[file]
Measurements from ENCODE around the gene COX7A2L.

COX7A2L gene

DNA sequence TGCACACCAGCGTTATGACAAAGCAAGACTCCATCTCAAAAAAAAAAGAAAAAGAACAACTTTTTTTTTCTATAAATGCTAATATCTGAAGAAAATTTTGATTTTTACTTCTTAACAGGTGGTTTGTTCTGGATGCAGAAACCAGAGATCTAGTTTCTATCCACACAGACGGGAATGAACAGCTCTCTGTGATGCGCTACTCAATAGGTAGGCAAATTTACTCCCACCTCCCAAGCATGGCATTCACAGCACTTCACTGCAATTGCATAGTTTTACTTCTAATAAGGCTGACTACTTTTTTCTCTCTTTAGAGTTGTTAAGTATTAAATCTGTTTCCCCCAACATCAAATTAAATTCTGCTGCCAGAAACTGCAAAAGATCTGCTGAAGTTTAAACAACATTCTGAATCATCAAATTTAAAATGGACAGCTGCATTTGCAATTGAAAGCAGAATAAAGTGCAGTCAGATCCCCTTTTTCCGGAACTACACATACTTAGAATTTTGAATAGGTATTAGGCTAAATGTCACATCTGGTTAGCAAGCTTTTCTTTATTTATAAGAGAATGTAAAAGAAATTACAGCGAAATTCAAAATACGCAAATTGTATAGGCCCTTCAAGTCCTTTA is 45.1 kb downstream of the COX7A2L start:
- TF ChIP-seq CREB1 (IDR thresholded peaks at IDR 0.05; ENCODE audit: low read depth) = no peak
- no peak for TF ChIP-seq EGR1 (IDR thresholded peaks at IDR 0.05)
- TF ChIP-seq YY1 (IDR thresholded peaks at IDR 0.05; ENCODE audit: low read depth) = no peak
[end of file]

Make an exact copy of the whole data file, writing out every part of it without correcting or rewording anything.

Measurements from ENCODE around the gene COX7A2L.

COX7A2L gene

DNA sequence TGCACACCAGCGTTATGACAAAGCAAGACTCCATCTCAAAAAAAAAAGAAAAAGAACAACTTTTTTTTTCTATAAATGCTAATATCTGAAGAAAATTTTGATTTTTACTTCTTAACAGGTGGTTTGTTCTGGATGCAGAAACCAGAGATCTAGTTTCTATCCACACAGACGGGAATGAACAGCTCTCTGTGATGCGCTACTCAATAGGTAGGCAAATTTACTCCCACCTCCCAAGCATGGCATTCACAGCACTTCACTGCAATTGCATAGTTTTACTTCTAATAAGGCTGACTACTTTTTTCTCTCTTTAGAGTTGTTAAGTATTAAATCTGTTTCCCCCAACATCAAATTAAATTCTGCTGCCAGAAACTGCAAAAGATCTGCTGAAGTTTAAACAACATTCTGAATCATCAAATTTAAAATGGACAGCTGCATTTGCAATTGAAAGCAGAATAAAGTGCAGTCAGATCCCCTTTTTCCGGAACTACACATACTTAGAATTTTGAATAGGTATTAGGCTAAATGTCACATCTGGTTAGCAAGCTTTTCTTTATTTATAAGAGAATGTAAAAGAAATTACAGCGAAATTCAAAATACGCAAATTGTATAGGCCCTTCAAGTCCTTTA is 45.1 kb downstream of the COX7A2L start:
- TF ChIP-seq CREB1 (IDR thresholded peaks at IDR 0.05; ENCODE audit: low read depth) = no peak
- no peak for TF ChIP-seq EGR1 (IDR thresholded peaks at IDR 0.05)
- TF ChIP-seq YY1 (IDR thresholded peaks at IDR 0.05; ENCODE audit: low read depth) = no peak